MacRuby enhances multi-core CPU usage
The modest nature of the version number incrementation belies the scale of behind the scenes changes in the recently released first beta of MacRuby 0.5. The move away from the YARV 1.9 virtual machine generally used in Ruby implementations offers developers a native code compiler and simplified threading.
Until now, it has not been possible to compile a Ruby application into a directly executable form – a Ruby runtime environment was always required on the target system. MacRuby's new architecture, based on the open source Low Level Virtual Machine (LLVM), allows the use of both just-in-time and ahead-of-time compilers. These generate executables which can run directly on Intel Macs and which launch significantly faster than interpreter based runtime systems.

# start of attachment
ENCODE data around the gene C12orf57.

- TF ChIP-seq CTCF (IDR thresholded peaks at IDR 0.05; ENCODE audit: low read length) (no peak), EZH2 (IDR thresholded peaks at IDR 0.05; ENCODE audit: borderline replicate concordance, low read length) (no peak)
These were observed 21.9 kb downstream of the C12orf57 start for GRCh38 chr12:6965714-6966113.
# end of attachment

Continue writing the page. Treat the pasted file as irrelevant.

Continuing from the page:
The developers note that the release is intended for testing and experimentation purposes only and use in production environments and on mission critical systems is not advised. Users who find any bugs are asked to report them so that they can be addressed before the final release.
An interface with Apple's Grand Central Dispatch (GCD), part of the recently released OS X 10.6 (Snow Leopard), aims to simplify threading. MacRuby allows developers to pass Ruby code blocks to queues. GCD takes care of assigning code blocks to threads, ensuring optimal use of the available cores. MacRuby 0.5 beta 1 is available to download (direct download) and requires Mac OS X 10.6 or later. Sources are released under the Ruby license.
- MacRuby 0.5 - Now with LLVM, a report from The H.
- MacRuby 0.4: Ruby support for Mac OS X, a report from The H.